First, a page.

Russia and NATO top brass gather in Brussels
10 May, 2007 17:15
The Chief-of-Staff of the Russian Armed Forces, General of Army Yury Baluyevsky is in Brussels to meet his counterparts from the Russia-NATO Council. The two sides have several issues to tackle.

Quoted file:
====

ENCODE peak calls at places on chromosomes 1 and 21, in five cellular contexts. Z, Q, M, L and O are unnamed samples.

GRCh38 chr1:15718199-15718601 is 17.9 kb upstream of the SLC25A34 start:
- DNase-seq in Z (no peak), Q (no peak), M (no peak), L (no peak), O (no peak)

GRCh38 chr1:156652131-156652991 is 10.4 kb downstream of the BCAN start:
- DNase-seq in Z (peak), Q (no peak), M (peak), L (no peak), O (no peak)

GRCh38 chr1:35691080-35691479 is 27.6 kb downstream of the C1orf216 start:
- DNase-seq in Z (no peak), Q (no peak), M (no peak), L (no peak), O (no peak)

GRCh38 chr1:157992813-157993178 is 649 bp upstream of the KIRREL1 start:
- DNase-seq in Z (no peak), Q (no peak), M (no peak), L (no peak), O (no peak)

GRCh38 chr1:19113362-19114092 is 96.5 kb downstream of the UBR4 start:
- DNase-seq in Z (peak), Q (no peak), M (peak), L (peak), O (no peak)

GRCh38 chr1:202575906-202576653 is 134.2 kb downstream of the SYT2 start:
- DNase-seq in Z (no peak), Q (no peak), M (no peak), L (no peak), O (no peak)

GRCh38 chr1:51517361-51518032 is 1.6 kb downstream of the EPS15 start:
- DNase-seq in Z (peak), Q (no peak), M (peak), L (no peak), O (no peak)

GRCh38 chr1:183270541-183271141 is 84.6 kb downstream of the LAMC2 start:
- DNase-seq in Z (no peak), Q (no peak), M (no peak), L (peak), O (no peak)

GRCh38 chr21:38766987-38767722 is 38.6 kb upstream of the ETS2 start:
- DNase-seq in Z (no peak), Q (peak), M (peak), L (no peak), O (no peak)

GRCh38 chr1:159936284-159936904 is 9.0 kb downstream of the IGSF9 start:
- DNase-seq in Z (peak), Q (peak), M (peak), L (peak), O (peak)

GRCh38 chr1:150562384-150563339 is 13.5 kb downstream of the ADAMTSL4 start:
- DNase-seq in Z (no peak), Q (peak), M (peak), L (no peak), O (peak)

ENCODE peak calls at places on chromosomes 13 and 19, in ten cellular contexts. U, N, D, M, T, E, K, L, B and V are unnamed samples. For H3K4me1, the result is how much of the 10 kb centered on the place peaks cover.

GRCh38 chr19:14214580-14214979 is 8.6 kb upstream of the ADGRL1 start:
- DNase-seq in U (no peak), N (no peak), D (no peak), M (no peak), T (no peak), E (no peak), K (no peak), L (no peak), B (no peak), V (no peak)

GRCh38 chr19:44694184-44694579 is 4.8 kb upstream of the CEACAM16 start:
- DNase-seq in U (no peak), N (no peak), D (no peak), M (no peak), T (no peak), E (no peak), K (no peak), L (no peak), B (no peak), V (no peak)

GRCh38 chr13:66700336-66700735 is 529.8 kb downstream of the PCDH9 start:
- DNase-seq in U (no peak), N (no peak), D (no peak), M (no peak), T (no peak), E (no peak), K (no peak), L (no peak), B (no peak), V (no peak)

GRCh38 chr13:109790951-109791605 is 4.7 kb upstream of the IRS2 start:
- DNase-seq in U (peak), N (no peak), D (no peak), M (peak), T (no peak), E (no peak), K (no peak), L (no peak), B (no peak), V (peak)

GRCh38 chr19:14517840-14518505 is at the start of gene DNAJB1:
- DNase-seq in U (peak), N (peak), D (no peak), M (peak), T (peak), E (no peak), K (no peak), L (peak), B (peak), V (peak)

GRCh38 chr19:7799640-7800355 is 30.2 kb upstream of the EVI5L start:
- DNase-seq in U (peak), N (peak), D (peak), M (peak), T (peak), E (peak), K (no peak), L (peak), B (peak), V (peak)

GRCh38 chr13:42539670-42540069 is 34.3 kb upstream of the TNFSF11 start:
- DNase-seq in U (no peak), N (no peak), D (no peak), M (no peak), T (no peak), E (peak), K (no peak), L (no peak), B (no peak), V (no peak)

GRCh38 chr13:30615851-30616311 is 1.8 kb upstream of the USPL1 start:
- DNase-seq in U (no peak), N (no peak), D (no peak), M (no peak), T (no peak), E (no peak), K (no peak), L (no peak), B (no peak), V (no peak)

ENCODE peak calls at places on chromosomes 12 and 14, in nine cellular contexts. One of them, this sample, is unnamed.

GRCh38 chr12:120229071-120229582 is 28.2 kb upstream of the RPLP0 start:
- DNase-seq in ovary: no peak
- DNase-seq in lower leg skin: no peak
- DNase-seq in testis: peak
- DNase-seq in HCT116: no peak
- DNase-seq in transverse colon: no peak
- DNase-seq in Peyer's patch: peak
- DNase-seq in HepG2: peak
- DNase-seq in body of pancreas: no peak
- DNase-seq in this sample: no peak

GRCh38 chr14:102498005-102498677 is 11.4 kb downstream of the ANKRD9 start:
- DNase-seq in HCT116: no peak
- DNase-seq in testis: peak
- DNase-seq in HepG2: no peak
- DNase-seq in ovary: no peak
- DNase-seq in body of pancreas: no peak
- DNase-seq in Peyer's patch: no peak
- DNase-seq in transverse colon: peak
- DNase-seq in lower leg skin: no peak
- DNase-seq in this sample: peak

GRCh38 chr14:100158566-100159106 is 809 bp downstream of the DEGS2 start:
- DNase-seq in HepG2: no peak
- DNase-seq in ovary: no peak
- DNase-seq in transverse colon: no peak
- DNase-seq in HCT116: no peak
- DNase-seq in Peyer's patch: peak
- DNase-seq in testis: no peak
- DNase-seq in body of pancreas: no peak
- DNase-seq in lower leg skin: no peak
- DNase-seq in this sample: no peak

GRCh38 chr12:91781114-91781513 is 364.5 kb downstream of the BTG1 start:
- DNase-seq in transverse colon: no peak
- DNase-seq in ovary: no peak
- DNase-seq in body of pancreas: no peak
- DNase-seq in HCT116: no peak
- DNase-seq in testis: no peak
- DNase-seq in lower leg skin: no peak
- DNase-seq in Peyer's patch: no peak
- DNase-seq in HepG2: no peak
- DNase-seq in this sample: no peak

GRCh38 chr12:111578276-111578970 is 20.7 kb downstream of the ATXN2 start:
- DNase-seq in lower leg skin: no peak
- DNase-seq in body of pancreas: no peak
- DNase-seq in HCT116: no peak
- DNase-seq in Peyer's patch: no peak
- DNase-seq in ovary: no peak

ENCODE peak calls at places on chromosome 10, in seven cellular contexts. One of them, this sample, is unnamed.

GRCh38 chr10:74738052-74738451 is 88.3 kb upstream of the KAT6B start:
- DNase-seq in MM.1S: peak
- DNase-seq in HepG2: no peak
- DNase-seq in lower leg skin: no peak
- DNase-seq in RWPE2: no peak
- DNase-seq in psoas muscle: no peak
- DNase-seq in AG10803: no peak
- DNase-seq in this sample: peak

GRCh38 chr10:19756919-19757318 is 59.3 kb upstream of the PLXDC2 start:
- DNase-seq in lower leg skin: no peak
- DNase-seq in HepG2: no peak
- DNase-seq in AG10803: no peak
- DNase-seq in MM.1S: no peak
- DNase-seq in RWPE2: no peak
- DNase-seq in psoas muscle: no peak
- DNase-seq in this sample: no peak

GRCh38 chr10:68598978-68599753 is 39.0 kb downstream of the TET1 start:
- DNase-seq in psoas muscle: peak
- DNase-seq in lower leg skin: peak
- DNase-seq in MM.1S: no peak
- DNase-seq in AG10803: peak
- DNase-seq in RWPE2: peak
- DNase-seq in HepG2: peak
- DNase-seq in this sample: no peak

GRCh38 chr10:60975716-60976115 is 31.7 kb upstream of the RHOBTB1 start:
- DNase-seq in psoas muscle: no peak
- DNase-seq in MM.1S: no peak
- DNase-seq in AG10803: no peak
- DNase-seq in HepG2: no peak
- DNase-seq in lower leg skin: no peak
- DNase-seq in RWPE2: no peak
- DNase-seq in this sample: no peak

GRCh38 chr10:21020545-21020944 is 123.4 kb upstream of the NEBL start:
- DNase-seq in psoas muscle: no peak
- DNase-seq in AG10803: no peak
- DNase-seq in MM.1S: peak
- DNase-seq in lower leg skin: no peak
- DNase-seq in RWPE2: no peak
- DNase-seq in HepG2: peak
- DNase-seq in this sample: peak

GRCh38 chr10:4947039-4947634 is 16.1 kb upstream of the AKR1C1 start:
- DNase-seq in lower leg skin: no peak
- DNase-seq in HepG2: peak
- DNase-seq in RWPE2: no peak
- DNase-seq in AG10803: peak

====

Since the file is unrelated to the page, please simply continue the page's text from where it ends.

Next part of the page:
One of the issues on the agenda has been the moratorium Russia has threatened to impose on the Treaty on Conventional Armed Forces in Europe. The statement was made in President Putin's address to the Federation Council on April 26.Yury Baluyevsky said the treaty is on the verge of collapse, which Russia no longer wants or is interested in. He added all questions concerning the preservation of the treaty should be addressed to Russia's Western partners rather than Russia itself. But Army Gen. Baluevsky said he hoped President Putin's statement would push Western states closer to ratifying the treaty.Yury Baluyevsky also said Iran’s threat to America and Europe has been overestimated, adding that Tehran won't have missiles capable of travelling more than 1,500 kilometres for at least 20 years.“Speaking about Iran's current capabilities, it's clear Tehran is developing ballistic missiles with a range of less than 2000 kilometres,” Mr Baluyevsky noted. “And I have to stress that Tehran needed around 10 to 12 years to achieve these results. Such missiles are only capable of reaching Israel and not Europe or the United States. So when today the West says Tehran is developing missiles with a range of up to 5000 kilometres and even inter-continental missiles with a range 8000 to 10,000 kilometres, such threats are overestimated,” he concluded. Meanwhile, the Czech Republic has opened talks with the U.S. on hosting part of Washington's missile shield in Central Europe. Experts from the two countries are in Prague to discuss the status of U.S. troops, as well as manning levels for the planned radar on Czech territory. In early June, U.S. President George Bush will visit Prague for further talks on the plan. Back in January, te U.S. announced plans to deploy a missile defence radar in the Czech Republic as part of its missile shield to counter possible threats from “rogue” states like Iran and North Korea. The talks have provoked fierce criticism from Russia.